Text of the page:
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7.2.2. Coleman Griffith: The Father of Sports Psychology in America

7.2.2.  Read the article below about Coleman Griffith and based on the information in it fill in the following grid:

Coleman Griffith: The Father of Sports Psychology in America (1893-1966)

Coleman Griffith was born in 1893 in  Guthrie Center, Iowa, a small town in the American Midwest. He was a student at Greenville College until 1915 and studied psychology at the University of Illinois, where he got a PhD in psychology. Then he became the head of the University of Illinois psychology department. 

As a young teacher and an ambitious department head he regularly conducted psychological research. He was interested in vision and the attention of basketball and soccer players, in their reaction times, muscular tension, relaxation techniques and mental awareness. At the same time he was also teaching courses on the psychology of athletics. 

In 1925 he was granted generous laboratory space in a large new athletic complex that had just been built at the University of Illinois. It was the first sport psychology laboratory in the U.S.

The same year, he received a Guggenheim Fellowship and in 1926 he went to Berlin to do research in Germany.  As a result of his intensive research both at his home university and also in Berlin, he could publish his major works, including Psychology and Its Relation to Athletic Competition (1925),  Psychology of Coaching (1926), and Psychology and Athletics (1928).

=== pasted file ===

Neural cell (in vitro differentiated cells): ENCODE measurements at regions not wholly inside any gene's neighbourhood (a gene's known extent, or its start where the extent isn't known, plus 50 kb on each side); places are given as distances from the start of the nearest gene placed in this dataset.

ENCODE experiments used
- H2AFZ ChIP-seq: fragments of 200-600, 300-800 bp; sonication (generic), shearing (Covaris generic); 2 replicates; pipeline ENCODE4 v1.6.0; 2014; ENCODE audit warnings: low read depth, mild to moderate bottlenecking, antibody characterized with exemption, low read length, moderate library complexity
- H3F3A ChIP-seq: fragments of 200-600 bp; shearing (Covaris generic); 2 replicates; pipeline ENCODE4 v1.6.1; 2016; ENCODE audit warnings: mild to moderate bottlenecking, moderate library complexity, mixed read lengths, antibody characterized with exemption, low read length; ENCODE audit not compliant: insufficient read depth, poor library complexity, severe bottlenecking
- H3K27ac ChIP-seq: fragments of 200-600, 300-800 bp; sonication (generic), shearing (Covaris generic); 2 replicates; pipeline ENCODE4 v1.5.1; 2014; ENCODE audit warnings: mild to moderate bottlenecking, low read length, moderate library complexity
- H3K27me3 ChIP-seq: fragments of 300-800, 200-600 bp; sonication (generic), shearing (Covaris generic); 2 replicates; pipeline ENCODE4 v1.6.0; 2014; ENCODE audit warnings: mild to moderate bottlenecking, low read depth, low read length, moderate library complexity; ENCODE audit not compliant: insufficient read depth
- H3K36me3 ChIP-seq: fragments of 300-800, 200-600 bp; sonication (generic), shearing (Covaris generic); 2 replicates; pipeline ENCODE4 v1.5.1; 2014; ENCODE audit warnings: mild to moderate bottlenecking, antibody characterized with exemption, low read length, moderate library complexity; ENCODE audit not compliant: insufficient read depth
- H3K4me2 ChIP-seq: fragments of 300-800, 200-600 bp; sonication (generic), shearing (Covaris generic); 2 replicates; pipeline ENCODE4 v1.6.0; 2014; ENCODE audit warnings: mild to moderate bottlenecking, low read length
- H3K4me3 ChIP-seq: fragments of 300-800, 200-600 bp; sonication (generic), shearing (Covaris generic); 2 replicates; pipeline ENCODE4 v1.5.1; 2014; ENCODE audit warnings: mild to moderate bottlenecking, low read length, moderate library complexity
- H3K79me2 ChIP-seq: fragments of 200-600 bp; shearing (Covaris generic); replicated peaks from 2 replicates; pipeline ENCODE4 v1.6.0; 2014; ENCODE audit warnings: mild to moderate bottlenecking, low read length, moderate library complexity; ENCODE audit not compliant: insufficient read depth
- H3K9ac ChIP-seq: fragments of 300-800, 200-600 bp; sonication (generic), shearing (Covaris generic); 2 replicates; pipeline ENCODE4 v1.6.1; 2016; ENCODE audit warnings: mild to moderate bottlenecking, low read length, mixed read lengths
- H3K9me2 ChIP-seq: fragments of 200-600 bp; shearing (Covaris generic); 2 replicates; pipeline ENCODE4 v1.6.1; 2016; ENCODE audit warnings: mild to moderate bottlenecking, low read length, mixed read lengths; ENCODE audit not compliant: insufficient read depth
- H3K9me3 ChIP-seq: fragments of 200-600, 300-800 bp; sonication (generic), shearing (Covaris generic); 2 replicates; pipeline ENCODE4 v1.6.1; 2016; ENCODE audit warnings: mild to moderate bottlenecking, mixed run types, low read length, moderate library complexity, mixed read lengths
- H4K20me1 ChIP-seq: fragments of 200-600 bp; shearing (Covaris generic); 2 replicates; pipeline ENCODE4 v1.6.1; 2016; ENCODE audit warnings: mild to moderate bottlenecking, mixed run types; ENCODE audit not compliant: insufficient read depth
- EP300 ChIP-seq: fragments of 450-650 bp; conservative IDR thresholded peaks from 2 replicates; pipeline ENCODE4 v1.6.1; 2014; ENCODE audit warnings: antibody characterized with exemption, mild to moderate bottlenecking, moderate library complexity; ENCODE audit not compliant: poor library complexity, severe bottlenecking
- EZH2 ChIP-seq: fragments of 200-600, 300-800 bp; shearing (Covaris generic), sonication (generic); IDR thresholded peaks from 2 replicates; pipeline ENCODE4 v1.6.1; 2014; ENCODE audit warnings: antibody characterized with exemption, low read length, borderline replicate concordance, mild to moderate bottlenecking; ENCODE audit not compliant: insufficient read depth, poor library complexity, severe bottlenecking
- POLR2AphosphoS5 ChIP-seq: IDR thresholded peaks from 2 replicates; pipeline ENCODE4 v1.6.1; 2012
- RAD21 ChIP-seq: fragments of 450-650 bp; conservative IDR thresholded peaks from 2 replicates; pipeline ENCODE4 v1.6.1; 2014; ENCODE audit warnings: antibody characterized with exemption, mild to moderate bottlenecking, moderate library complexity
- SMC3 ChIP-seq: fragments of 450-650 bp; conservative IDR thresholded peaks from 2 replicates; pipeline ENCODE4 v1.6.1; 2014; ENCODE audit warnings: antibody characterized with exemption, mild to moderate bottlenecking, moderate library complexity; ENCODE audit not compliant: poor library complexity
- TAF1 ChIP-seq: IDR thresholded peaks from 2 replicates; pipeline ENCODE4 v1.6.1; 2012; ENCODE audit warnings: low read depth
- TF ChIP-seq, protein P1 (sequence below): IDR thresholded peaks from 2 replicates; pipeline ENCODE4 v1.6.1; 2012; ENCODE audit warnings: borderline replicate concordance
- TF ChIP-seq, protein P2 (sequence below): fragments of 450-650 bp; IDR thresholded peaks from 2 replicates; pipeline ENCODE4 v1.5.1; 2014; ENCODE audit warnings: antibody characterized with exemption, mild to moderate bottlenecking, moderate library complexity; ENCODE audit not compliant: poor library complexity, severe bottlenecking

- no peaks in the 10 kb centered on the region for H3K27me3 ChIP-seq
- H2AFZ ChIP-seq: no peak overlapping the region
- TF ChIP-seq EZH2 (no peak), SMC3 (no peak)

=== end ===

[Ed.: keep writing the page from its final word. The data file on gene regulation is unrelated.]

Unfortunately his research laboratory at the university was closed in 1932;  it became a victim of budget cuts during the period of Great Depression. Later, in 1937 he was contacted by Philip K. Wrigley, the owner of the Chicago Cubs Baseball Club, and the head of the Wrigley Chewing Gum Company. Wrigley asked him to help improve the Cubs' performance. This is why Griffith became a consultant and opened a ’psychology clinic’ for the Cubs’ coaches, managers and players.

After this episode in business life he returned to the university and worked for the department of education until his retirement in 1961. He published many works on psychology and applied psychology, too, including An Introduction to Applied Psychology, an Introduction to Educational Psychology, and  Psychology Applied to Teaching and Learning, In addition to academic research he believed in the importance of field studies, too. He continued to conduct and publish many athlete and coach interviews.  

Coleman Griffith, the father of American sports psychology died in 1966.

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